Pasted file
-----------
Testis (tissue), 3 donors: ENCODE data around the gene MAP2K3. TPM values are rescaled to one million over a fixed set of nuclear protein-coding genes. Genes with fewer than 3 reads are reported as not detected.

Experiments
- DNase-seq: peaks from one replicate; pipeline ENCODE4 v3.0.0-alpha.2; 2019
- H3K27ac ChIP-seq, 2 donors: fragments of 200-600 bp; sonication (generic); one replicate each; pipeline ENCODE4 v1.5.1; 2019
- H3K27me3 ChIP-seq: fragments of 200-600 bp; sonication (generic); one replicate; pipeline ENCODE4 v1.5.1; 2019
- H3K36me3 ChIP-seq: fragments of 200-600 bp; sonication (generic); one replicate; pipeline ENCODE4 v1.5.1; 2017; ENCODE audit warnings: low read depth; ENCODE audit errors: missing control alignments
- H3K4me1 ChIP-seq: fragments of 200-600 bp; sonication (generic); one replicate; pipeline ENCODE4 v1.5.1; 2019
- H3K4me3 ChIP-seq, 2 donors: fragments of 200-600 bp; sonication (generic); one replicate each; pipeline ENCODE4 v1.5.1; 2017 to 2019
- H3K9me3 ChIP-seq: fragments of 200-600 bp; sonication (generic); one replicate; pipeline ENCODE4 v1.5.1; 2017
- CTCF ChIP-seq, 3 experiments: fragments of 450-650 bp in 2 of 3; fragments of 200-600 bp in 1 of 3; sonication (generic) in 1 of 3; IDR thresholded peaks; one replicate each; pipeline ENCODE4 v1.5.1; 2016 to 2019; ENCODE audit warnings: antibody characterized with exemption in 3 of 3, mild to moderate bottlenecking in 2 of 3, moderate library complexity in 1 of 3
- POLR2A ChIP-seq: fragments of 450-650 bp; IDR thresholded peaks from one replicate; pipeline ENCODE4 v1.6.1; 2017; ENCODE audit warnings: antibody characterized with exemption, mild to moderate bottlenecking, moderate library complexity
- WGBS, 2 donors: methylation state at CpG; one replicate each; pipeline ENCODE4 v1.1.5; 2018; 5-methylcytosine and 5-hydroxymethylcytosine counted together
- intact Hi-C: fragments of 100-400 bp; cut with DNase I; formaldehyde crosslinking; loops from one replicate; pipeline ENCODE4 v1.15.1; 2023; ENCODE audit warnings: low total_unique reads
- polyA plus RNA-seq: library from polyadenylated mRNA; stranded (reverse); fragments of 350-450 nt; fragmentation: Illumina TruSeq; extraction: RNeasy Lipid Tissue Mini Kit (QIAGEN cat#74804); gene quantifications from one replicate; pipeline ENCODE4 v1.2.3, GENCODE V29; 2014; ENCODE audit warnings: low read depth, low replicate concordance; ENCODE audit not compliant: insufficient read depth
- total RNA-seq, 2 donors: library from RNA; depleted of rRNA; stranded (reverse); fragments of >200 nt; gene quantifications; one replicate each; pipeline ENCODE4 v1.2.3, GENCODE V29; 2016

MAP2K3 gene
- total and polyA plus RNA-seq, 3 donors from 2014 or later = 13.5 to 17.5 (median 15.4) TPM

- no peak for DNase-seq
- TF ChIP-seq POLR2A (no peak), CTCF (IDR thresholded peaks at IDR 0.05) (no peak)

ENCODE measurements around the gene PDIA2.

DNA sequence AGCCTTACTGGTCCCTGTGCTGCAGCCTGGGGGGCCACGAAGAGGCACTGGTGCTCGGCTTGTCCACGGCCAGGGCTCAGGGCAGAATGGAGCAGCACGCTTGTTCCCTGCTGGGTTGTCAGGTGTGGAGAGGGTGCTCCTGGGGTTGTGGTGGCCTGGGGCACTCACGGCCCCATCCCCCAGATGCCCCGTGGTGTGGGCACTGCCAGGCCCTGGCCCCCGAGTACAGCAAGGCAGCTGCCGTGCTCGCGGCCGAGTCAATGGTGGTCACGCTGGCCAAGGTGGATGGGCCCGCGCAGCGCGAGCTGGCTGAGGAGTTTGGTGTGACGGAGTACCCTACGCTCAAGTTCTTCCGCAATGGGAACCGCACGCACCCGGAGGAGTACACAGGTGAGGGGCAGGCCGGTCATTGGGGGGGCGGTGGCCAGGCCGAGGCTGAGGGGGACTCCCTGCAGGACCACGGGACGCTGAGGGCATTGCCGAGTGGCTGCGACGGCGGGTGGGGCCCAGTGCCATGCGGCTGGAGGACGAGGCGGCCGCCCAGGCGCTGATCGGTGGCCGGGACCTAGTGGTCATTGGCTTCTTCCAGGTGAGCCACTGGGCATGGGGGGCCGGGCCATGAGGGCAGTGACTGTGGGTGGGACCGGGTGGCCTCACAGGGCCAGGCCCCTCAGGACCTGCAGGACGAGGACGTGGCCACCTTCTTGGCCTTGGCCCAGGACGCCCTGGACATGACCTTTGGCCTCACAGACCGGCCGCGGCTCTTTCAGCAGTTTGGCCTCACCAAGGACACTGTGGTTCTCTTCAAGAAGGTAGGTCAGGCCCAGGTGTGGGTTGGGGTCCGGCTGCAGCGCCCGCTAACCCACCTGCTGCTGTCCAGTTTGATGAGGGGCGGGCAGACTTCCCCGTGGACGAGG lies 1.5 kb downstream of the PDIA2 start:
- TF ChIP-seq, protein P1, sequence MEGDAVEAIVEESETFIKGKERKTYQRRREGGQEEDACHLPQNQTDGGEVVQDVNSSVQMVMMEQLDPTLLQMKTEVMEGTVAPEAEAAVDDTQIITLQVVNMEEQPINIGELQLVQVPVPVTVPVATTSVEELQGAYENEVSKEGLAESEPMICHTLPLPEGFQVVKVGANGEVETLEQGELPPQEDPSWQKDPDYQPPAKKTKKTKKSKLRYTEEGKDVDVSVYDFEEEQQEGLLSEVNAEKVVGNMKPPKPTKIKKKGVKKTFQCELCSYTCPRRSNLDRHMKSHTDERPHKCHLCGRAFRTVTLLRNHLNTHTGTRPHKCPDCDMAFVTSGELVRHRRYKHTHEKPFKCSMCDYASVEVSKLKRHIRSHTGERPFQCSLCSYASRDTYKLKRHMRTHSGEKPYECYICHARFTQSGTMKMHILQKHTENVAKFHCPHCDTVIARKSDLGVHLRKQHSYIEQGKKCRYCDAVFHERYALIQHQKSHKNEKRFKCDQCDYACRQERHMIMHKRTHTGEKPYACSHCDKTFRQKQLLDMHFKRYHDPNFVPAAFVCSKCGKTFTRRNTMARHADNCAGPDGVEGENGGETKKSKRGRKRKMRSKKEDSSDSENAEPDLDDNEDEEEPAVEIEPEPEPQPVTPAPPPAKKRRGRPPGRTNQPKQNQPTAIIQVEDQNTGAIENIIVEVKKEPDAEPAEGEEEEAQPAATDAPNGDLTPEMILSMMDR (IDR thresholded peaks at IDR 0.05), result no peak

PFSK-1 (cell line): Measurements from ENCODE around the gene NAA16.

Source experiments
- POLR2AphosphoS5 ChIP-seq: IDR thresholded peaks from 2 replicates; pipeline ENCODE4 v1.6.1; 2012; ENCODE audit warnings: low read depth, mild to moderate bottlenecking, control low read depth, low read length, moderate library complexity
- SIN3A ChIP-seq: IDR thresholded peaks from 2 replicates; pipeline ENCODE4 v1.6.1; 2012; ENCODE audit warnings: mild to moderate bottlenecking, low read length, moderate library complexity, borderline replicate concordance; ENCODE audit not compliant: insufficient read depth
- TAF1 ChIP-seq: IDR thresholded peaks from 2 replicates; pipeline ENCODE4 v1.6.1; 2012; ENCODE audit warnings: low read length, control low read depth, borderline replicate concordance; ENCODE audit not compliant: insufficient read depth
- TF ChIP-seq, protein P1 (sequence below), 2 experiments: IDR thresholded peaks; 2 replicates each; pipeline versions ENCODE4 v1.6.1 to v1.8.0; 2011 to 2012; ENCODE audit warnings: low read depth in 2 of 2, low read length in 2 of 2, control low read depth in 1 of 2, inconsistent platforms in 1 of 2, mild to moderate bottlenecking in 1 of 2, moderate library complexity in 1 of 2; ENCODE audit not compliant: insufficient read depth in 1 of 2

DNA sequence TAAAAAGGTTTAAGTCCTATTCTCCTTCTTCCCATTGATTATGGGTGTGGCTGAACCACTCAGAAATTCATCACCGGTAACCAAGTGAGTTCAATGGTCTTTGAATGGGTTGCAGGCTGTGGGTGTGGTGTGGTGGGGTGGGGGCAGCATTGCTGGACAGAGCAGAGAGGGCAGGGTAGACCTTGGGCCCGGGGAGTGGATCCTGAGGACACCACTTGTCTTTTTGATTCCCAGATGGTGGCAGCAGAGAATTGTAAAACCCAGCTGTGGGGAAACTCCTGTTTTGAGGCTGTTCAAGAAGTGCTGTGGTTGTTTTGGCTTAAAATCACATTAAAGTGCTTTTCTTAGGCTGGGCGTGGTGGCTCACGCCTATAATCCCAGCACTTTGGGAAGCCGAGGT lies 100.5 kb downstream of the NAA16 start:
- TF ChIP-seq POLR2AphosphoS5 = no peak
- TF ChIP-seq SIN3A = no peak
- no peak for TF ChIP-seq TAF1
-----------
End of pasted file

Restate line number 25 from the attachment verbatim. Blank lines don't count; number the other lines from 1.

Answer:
- POLR2AphosphoS5 ChIP-seq: IDR thresholded peaks from 2 replicates; pipeline ENCODE4 v1.6.1; 2012; ENCODE audit warnings: low read depth, mild to moderate bottlenecking, control low read depth, low read length, moderate library complexity